The 27th annual Winter Show of the Otago A and P Association was opened in the Brydone Hall, Crawford Street, yesterday, and both from the point of view of its comprehensiveness and attractiveness it is fully up to the standard of any past exhibition of the kind, and in some material respects it represents an improvement over previous years. Within the four walls of the Brydone Hall there is gathered together an aggregation of the produce of the province that is representative of all branches of the primary industries of Otago, and the wealth and diversity of the display, within the limits of its confined space, is eloquent testimony of the prosperity of the province and of the high standard of farming that prevails. In the very large entries which are forward in all the principal classes evidence is to be found of the increasing measure of support which the show commands from the farming community generally, and the undoubtedly fine display affords proof among other things of the spirit of progressiveness which actuates the whole of the members of the society from the president (Mr E.C. Hazlett) downwards. While the exhibition in its general aspect differs but little from past shows there are included the same main features of interest with others added that are no less attractive. The great rows of butter and cheese, the fine displays of fruit and wool, the splendid samples of turnips, carrots, parsnips, and potatoes, the appetising range of good things comprised under the general heading of home Industries; all these are again part and parcel of the show, affording an object lesson to city people of their dependence upon the productivity of the country, and providing the farmers themselves with a standard of comparison that must prove of the greatest value to them in their daily occupations.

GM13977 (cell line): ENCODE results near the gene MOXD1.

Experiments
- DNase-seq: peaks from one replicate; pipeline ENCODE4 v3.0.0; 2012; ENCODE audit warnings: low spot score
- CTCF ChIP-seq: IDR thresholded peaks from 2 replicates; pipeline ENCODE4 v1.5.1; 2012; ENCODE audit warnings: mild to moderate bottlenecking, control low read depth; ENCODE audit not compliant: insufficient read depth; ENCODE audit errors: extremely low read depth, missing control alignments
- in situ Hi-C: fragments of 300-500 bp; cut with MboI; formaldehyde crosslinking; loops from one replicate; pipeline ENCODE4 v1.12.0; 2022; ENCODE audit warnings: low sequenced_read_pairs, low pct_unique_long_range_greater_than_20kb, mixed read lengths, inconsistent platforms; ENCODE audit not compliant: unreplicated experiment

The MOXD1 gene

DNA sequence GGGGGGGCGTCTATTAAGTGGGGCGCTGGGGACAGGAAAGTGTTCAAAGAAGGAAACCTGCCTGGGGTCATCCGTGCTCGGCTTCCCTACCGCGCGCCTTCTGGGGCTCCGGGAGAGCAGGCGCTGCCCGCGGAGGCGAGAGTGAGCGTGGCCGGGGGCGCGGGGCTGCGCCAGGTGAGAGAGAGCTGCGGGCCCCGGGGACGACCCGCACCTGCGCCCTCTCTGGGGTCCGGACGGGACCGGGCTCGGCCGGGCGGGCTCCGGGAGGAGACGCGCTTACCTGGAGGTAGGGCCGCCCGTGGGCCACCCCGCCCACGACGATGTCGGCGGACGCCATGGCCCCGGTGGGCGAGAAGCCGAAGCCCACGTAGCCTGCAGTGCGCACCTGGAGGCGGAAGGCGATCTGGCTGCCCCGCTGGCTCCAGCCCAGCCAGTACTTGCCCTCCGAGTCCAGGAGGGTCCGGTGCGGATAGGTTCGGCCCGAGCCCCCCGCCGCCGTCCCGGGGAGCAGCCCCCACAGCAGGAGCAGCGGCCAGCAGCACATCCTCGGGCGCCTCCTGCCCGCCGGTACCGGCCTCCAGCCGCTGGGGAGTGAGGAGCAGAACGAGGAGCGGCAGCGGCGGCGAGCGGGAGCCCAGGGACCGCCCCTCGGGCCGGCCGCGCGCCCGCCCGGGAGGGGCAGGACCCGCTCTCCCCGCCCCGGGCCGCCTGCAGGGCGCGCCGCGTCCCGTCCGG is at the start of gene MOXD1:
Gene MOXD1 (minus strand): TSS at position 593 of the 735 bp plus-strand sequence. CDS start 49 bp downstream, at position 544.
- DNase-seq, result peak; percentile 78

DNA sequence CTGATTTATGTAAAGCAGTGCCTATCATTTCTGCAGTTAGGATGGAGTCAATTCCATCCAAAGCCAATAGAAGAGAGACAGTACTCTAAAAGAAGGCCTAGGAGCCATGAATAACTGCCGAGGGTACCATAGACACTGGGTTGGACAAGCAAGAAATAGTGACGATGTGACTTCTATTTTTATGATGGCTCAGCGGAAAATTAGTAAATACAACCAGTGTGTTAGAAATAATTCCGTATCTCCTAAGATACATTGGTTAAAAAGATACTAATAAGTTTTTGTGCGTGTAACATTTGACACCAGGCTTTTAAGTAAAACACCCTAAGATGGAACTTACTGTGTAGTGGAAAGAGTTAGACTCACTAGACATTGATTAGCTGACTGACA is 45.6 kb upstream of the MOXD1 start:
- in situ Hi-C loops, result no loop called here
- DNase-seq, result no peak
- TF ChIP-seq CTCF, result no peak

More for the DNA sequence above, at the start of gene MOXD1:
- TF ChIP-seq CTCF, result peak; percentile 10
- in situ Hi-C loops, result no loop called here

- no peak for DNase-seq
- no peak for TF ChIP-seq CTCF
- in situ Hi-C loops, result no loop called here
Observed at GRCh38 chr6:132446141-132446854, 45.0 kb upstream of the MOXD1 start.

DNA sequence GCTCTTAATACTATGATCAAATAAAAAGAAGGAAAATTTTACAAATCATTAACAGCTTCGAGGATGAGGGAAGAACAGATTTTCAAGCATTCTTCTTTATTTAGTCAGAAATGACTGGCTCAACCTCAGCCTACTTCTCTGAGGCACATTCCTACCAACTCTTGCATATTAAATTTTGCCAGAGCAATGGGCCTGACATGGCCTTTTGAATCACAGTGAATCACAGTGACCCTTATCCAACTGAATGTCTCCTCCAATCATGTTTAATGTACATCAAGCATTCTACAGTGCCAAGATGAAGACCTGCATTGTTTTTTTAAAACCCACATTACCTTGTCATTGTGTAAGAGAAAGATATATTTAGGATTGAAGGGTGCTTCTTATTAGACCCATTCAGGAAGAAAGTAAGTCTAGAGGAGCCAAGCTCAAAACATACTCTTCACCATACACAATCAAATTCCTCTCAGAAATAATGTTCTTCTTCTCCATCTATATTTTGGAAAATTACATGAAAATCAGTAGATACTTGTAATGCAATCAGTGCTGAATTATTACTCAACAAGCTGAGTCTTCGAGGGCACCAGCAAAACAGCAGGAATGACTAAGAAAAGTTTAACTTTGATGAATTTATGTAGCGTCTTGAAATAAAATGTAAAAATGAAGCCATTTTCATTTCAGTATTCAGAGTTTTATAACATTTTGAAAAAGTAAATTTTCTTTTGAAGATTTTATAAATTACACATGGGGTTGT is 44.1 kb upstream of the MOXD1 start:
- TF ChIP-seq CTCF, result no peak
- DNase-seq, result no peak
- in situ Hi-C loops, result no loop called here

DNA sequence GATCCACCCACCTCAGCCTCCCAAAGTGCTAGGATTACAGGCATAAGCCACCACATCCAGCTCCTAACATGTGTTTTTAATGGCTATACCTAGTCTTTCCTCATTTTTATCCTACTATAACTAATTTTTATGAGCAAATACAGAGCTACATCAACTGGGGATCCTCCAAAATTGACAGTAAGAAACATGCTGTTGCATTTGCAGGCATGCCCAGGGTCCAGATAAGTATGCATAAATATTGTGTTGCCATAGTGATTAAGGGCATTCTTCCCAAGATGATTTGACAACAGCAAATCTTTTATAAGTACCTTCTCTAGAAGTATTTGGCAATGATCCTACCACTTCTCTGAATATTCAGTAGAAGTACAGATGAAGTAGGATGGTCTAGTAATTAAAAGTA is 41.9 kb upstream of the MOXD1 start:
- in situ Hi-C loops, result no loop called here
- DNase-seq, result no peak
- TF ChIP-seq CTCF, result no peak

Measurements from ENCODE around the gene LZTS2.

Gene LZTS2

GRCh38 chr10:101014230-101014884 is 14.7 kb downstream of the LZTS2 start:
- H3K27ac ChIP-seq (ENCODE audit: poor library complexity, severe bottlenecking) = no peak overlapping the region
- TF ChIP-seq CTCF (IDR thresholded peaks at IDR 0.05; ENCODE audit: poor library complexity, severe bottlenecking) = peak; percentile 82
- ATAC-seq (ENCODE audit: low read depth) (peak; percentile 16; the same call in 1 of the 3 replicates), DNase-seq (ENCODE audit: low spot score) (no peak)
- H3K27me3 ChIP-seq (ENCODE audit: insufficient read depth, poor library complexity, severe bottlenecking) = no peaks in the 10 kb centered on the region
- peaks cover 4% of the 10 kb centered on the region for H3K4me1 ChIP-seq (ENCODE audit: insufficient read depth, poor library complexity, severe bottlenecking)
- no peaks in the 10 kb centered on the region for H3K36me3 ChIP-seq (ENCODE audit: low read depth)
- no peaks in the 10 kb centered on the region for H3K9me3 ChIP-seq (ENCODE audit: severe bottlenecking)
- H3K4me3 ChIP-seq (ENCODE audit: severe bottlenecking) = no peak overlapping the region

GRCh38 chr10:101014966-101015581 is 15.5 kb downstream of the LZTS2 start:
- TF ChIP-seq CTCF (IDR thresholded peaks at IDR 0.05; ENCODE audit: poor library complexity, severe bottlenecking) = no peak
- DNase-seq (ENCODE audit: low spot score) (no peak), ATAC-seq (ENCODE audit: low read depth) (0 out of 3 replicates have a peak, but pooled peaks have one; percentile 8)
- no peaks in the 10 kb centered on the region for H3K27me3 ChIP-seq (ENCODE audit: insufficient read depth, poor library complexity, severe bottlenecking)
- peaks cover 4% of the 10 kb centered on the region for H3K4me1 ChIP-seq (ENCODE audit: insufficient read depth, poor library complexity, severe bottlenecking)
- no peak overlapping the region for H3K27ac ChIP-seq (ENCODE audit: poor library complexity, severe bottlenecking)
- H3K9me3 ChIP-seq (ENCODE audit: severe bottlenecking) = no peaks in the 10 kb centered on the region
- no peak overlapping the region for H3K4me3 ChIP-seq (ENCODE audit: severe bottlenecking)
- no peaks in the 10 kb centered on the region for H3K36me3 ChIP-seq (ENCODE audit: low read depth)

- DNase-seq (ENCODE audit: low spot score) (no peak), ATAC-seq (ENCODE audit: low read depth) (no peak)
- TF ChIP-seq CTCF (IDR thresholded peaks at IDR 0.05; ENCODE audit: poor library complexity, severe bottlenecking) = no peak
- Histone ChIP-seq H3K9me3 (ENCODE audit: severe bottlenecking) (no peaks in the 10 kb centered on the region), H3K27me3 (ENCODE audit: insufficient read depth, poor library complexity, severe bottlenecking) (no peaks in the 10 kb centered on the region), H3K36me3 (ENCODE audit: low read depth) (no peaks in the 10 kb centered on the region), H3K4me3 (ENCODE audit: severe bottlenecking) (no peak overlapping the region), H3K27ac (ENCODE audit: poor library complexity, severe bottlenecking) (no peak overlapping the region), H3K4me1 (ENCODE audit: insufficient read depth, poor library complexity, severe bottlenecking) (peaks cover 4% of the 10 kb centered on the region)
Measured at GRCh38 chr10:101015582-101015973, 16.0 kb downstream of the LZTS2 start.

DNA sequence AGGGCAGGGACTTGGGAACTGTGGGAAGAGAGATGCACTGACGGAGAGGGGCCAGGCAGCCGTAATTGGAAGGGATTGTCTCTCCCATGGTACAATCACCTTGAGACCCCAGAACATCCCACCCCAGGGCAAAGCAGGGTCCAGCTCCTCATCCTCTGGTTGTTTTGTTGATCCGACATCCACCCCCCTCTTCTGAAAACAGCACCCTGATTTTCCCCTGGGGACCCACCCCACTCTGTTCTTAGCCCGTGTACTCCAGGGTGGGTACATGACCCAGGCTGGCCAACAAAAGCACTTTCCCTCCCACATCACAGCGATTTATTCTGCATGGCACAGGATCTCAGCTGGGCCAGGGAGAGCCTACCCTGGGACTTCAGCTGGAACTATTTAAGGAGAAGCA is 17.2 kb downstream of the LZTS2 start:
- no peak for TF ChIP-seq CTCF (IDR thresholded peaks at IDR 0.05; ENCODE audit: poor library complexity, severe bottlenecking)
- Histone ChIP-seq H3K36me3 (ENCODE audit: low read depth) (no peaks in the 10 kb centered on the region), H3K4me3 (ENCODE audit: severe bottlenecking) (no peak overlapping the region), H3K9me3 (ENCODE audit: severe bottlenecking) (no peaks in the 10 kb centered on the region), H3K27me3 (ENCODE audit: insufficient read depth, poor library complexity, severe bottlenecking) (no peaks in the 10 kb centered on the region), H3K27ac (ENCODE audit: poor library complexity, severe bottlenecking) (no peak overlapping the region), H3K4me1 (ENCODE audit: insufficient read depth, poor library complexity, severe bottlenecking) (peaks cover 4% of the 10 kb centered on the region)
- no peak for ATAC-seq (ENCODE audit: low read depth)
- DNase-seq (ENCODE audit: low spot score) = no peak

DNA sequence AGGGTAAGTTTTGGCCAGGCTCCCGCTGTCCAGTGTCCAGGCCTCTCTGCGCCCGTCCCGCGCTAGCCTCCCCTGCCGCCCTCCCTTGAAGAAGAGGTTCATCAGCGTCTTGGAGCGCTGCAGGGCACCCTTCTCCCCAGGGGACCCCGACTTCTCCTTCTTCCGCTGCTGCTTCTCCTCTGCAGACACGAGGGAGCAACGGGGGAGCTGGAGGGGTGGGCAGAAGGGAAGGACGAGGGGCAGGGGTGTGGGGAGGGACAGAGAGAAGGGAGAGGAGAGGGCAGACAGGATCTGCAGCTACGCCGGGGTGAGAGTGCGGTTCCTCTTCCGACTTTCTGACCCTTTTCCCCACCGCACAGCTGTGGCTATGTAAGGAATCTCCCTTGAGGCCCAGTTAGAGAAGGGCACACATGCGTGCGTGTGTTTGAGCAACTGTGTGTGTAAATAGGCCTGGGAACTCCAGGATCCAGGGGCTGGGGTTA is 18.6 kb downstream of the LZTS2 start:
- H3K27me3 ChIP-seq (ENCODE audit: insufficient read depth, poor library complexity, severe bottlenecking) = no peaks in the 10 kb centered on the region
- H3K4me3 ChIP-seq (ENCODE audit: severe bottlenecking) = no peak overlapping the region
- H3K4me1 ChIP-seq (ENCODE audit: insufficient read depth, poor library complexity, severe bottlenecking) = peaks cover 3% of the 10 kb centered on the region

Electric light for Hokitika
The Grey River Argus reports that electric lighting at Hokitika will become permanent in the streets from tonight. The number of lamps will be nearly double that of the gas lamps installed at present, but indifferently lit. The changeover will be a great boon to the townspeople, particularly those in the suburban parts of the town, where the street lighting of late has been so greatly neglected.
Smoking no indicator of vice
Should a girl smoke? During the hearing of a case at the Auckland Criminal Court a woman witness was asked by counsel whether she knew that her niece smoked cigarettes. “It is fashionable for girls to smoke now,” said the witness. “Do you smoke?” queried counsel. “No, I am a married woman,” replied the lady, amidst laughter. “Most girls of 17 or 18 smoke nowadays, it would appear,” observed Judge Stringer from the bench.” When you go into a fashionable hotel you find most of the girls smoking.” Later, Dr Horton was giving evidence. “Would you, doctor, take it as a sign of vice in a girl of 17 if she smokes?” asked his Honor. “By no means,” replied the doctor. “I know any number of nice girls who smoke.”
— ODT, 1.6.1921.